The eventual meeting doesn't go as well as he might have liked, leaving him without much reason to be in America. But such is the case only until he meets Max (Joe Anderson), a bratty but charismatic college student whom he quickly befriends. Through Max, Jude swiftly, and unexpectedly, falls madly in love with his sister, Lucy (Evan Rachel Wood), who has a boyfriend but nonetheless sees something in Jude, too.
The plot thickens as "Across the Universe" goes on - Jude and Lucy do ultimately fall victim to a torrid romance, and the cultural landscape grows in its restlessness in the background - but the details are boring and much less electrifying when not paired with standout performances of classic Beatles songs. Everything looks and sounds exquisite, and yet there's something curiously hollow about "Across the Universe," which is unquestionably a result of the characters being shallowly written and of the film's firm belief that its storyline's ambition can actually seem meaningful in the context of a lavish musical.
But I admire Taymor's handiwork, which, slight as it is, is positively awe-inspiring on an optic level. The actors carry the movie; it sometimes feels more substantial than it is because their earnestness is so palpable. And the cameos by Bono, Salma Hayek, and Eddie Izzard, are superbly placed. But "Across the Universe" is an embodiment of the classic ideal of spotlighting Beauty for Beauty's Sake - take away its stylistically inhibited elements and you're left with a pretty pile of dust.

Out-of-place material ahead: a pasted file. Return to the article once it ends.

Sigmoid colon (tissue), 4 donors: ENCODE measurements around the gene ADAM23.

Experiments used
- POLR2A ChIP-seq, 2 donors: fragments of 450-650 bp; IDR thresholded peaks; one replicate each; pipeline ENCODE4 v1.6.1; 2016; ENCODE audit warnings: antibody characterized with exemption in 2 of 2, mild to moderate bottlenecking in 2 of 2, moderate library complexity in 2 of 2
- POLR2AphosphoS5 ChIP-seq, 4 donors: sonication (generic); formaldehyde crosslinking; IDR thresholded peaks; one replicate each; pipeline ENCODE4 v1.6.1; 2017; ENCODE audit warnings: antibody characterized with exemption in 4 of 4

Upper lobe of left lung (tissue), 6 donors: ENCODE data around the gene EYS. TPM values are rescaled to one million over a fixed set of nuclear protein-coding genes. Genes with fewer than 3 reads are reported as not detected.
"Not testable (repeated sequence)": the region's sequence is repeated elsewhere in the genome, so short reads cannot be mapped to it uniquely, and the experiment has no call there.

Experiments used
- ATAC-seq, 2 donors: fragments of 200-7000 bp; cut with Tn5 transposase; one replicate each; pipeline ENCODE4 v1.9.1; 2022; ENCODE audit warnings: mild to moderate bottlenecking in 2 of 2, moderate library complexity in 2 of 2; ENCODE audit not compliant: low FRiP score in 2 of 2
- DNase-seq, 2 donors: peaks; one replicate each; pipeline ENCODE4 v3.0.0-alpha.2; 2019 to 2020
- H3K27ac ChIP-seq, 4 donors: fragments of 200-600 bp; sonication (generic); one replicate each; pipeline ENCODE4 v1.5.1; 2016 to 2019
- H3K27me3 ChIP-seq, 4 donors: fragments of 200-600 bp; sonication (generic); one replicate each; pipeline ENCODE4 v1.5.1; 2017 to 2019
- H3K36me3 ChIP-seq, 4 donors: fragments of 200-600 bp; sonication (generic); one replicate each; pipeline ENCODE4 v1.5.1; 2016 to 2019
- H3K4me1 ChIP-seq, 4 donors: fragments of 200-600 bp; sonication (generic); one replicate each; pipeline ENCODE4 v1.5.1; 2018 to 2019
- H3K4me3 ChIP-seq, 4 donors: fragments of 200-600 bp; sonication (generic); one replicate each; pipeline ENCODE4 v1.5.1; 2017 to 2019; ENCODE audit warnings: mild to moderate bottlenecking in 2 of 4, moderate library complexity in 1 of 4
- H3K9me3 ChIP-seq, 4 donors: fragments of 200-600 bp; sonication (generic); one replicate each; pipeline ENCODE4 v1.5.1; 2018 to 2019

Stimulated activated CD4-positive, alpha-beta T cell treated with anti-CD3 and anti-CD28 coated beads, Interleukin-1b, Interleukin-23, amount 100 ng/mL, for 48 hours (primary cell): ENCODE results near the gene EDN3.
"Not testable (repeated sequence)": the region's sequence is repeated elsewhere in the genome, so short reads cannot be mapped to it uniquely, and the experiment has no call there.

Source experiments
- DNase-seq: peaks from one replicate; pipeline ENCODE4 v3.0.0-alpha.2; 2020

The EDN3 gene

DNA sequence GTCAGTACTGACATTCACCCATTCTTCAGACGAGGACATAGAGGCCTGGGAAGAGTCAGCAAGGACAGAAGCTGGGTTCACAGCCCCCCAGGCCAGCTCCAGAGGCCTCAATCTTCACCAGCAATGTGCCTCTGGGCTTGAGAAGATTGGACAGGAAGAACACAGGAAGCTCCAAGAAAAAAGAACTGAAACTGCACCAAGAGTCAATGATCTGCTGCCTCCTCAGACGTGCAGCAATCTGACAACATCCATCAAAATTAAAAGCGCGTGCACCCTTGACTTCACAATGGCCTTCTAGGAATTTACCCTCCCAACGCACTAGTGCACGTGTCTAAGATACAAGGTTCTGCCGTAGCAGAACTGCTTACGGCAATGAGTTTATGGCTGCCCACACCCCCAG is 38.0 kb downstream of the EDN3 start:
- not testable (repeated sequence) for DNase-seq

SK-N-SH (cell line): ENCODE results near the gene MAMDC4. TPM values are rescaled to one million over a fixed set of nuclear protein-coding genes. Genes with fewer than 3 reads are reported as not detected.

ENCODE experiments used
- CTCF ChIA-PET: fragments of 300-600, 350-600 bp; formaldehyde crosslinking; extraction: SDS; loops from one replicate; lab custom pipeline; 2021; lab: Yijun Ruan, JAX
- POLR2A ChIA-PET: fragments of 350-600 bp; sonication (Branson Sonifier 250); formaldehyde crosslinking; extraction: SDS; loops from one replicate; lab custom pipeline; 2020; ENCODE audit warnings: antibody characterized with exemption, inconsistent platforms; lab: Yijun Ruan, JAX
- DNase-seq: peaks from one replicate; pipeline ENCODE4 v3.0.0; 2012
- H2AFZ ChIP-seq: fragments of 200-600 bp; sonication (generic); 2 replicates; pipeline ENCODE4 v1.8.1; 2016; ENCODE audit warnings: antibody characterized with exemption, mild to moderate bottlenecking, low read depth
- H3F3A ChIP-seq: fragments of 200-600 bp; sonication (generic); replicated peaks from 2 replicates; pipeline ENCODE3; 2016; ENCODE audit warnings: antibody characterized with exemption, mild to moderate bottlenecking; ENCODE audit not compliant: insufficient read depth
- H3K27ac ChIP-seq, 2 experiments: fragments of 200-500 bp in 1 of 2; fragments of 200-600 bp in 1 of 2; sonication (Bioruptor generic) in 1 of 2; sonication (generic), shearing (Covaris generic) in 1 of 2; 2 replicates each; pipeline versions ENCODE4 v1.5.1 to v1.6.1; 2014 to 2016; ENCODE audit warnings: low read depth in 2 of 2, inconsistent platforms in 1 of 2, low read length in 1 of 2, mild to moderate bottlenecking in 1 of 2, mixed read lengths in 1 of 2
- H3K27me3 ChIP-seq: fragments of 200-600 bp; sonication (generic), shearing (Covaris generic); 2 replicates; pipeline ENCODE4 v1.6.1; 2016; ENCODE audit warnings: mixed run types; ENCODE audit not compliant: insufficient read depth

½ May 7, 2016
The musical performances and most of the acting have a lot more to offer than it's story, which -- in many parts -- lacks anything that truly stands out. Didn't seem to have enough depth. Shortly after the "I Am The Walrus" and "Being For The Benefit Of Mr. Kite!" sequences, the film and it's story begin to get rather bumpy. Anyway, wonderful visuals; imaginitive and pretty original.
April 29, 2016
I don't understand how you could not like this movie.
April 24, 2016
Great music-weird story, very trippy
April 24, 2016
I knew this was a love story/musical so didn't have high hopes for it but I was pleasantly surprised. As the pure genius of the beatles songs comes flooding back you can't help but get into it. It does get a bit freaky too with all the psycadelic era songs, which is done pretty well. Not all of the performers do credit to the songs but in general it's quite good, for a love/musical.
April 17, 2016
A generic love story set against a spectacular backdrop.
½ April 7, 2016
Fantastic and psychedelic visuals, cinematography, choreography, and song productions are the reasons to see this film. I also dug how it was also about the 60's in a weird way. All that said, the main story about young lovers Jude and Lucy (Guess why they are named that way) is pretty cliched. You've seen it a million times before. I've seen the film numerous times, and will likely continue to revisit it because the songs are all done in memorable ways.
April 2, 2016
Awful "Hair" rip-off. Hated everything about it.